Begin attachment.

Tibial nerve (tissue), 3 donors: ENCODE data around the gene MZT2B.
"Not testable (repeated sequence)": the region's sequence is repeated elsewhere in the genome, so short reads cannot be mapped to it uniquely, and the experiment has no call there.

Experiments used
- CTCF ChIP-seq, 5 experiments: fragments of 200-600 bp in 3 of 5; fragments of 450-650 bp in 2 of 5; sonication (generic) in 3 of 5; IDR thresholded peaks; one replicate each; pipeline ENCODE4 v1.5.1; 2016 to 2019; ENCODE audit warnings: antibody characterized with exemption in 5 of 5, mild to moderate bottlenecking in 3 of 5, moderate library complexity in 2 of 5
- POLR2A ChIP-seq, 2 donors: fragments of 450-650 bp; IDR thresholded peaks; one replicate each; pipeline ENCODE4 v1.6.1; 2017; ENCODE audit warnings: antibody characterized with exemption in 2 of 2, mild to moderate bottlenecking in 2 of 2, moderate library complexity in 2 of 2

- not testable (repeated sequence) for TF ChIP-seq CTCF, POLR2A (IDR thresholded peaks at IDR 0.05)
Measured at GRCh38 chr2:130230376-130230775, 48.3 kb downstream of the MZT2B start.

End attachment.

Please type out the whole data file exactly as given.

Tibial nerve (tissue), 3 donors: ENCODE data around the gene MZT2B.
"Not testable (repeated sequence)": the region's sequence is repeated elsewhere in the genome, so short reads cannot be mapped to it uniquely, and the experiment has no call there.

Experiments used
- CTCF ChIP-seq, 5 experiments: fragments of 200-600 bp in 3 of 5; fragments of 450-650 bp in 2 of 5; sonication (generic) in 3 of 5; IDR thresholded peaks; one replicate each; pipeline ENCODE4 v1.5.1; 2016 to 2019; ENCODE audit warnings: antibody characterized with exemption in 5 of 5, mild to moderate bottlenecking in 3 of 5, moderate library complexity in 2 of 5
- POLR2A ChIP-seq, 2 donors: fragments of 450-650 bp; IDR thresholded peaks; one replicate each; pipeline ENCODE4 v1.6.1; 2017; ENCODE audit warnings: antibody characterized with exemption in 2 of 2, mild to moderate bottlenecking in 2 of 2, moderate library complexity in 2 of 2

- not testable (repeated sequence) for TF ChIP-seq CTCF, POLR2A (IDR thresholded peaks at IDR 0.05)
Measured at GRCh38 chr2:130230376-130230775, 48.3 kb downstream of the MZT2B start.